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GuestSSB Interview Experience8 Years 5 SSB Interviews, Finally Made It

8 Years 5 SSB Interviews, Finally Made It

I owe my success to my parents who unfailingly believed in me and provided me with immense support throughout this journey, from CDS preparation to the medical tests and beyond.

It took me 8 years and 5 attempts to finally achieve my dream of dawning the uniform. From 189 reporting to 35 screened in and finally to 9 recommendations.

Greetings, Jai Hind. I am Divtej, a proud aspirant who managed to secure the All India Rank 8 in the Combined Defence Services CDS 2 2022 OTA. I am excited to join the October batch, continuing the legacy of my forefathers as a 4th generation Army officer.

By profession, I am a lawyer, yet my heart has always been steadfast in its affection for the military, a legacy instilled in me by my family’s strong ties with the Army. My first attempt at embracing this passion was when I sat for the NDA exam after completing my 12th grade. However, I fell short of the required cut-off by a margin. This led me to change my path slightly, deciding to pursue a professional degree while keeping my ultimate goal of joining the service through the CDS entry intact.

Clearing the CDS exam, as I later discovered, was only the beginning of an arduous journey. I faced the CDS challenge three times, succeeding twice. In one of these attempts, I was screened out, while in another, I received a recommendation. Interestingly, both of these instances occurred at the same board, a board that has an emotional resonance for me as it is where my father stood 30 years ago.

SSB Interview Recommended Candidates

In addition to the CDS, I gave three attempts for the Judge Advocate General (JAG) entry, making a total of five attempts. The most recent one was my final shot at the CDS entry. Even though I was plagued by self-doubt and uncertainty about my decisions, I made this the primary focus of my life, preparing with utmost diligence and dedication.

My preparation spanned a rigorous four months, during which I was tirelessly studying for the CDS while maintaining my law practice. At the same time, I was preparing for the Service Selection Board (SSB) as well. I dedicated myself wholly to this mission, studying relentlessly, day and night.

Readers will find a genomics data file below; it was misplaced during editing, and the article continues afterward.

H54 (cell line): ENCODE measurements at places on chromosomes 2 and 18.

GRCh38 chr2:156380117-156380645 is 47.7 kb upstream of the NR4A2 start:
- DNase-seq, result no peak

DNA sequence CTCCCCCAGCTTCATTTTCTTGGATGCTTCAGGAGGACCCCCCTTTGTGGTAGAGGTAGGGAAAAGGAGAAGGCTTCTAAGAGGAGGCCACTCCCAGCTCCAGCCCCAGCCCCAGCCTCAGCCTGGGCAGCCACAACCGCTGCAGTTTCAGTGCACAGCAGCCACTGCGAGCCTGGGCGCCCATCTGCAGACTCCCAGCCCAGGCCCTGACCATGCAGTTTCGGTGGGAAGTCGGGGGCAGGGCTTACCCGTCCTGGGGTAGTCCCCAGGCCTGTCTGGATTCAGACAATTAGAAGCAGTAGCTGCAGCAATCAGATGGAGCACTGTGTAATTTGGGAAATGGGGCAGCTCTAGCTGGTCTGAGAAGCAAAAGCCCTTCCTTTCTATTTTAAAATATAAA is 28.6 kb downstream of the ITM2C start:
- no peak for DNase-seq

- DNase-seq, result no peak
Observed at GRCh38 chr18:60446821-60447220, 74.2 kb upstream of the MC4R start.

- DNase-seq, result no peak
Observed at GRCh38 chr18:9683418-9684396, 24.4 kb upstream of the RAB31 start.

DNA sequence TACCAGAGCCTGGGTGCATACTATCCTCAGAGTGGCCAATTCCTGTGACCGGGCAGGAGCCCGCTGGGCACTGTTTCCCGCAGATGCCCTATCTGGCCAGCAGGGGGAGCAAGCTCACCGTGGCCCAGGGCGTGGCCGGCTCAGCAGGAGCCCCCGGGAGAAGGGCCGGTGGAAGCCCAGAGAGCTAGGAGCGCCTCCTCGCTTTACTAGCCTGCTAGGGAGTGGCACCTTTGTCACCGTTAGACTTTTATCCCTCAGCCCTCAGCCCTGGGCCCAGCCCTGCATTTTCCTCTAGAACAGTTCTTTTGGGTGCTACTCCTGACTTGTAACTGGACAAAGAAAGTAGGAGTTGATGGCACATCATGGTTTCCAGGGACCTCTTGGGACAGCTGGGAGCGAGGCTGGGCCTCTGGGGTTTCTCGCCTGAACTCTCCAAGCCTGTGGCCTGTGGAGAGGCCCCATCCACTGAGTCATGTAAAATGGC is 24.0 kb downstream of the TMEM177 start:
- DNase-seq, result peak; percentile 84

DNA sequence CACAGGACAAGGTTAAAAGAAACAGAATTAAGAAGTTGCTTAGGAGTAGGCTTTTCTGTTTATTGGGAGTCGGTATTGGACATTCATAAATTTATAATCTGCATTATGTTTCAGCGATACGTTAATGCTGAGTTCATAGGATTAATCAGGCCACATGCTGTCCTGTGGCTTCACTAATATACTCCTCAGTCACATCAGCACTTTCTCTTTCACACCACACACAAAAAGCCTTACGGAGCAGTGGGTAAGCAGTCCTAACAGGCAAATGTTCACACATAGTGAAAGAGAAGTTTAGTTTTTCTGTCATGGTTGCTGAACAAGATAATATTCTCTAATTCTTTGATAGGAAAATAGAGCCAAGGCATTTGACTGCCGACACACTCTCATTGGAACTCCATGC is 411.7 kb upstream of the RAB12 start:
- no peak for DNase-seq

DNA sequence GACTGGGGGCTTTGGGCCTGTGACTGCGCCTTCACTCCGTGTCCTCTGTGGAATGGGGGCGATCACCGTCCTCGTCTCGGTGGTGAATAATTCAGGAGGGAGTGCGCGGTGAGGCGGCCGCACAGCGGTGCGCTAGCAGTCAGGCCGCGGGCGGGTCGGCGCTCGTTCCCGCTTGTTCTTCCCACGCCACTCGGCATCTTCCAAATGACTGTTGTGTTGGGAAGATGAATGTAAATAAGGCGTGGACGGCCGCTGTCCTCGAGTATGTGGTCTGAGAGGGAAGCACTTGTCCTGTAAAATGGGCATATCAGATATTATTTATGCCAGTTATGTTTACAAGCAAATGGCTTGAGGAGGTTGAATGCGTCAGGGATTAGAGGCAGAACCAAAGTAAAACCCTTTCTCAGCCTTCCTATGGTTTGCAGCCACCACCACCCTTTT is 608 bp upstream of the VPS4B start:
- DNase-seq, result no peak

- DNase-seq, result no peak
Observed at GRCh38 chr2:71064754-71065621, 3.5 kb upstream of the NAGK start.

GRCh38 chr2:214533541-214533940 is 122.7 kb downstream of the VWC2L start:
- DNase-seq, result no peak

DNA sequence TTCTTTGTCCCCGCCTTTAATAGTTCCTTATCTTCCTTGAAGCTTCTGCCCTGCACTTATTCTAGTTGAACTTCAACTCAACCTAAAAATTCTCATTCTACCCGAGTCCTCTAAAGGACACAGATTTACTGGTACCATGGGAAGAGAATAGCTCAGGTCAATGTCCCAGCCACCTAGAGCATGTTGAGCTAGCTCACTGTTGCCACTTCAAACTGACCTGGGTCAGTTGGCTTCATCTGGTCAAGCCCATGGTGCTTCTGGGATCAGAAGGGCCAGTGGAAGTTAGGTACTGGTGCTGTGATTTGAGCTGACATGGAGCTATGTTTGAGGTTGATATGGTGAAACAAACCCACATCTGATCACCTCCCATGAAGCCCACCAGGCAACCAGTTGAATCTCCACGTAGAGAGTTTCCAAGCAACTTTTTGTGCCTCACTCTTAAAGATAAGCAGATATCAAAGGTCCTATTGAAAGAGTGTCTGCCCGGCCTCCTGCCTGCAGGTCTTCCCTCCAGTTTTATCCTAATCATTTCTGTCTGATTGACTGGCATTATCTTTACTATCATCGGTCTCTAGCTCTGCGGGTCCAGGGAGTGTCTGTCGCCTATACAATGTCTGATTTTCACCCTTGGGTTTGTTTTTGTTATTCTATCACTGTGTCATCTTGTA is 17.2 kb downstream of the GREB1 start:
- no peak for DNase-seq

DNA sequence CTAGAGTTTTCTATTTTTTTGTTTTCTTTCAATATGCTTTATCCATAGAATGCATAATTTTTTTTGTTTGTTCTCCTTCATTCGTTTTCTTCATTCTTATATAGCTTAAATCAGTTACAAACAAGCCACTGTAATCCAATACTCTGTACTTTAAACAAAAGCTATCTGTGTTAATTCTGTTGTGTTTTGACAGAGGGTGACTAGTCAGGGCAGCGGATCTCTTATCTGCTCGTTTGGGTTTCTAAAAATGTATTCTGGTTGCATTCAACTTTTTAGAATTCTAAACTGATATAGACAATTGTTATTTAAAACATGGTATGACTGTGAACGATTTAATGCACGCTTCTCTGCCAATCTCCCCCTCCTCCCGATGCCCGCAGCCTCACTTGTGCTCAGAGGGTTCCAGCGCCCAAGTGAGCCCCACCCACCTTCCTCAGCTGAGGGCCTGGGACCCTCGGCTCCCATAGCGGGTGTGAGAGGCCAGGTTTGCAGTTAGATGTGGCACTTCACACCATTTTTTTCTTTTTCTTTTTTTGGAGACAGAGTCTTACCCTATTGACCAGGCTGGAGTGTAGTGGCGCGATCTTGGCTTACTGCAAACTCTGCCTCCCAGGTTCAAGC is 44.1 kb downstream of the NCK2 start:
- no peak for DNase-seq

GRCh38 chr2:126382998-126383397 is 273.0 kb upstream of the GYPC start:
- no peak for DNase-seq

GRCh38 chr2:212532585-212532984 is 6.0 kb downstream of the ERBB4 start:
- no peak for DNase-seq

To help those preparing for the defence services, I’d like to share my personal journey.

For the CDS, I devoted a week for systematic planning to grasp the core requirements of the exam and to outline my study strategy. I conducted an analysis of previous year’s questions, creating a chart of frequently asked topics. To cover all the pertinent areas, I referred to M. Lakshmikanth for Polity, NCERT Themes 1-3 for History, NCERT 11-12 for Geography, NCERT 9-10 for Science and IAS notes. For English, I practiced using previous years’ question papers. I prioritized the crucial topics and followed them closely – with this approach, I was able to cover the syllabus efficiently.

Then came the more challenging part – the Service Selection Board (SSB).

From my initial SSB for JAG to this final attempt, I found the Officer Intelligence Rating (OIR) test relatively straightforward. I practiced extensively using the 20 practice sets from the SSBCrack Book, attempting approximately 95% of the test with satisfactory accuracy. Realizing the importance of this final attempt, I sought coaching for SSB from multiple institutes.

cracked SSB Interview in 5th Attempt

During the preparation for Picture Perception and Description Test (PPDT) and Thematic Apperception Test (TAT), I reviewed stories from previously successful candidates and utilized my coaching resources to understand the method of formulating impactful narratives. I mastered the art of creating an empowered protagonist and structuring an action-oriented narrative with a likely positive conclusion. During the group discussion phase, my strategy was to identify and build upon the most coherent stories shared by my group of 20, adding valuable insights and enhancing the narrative.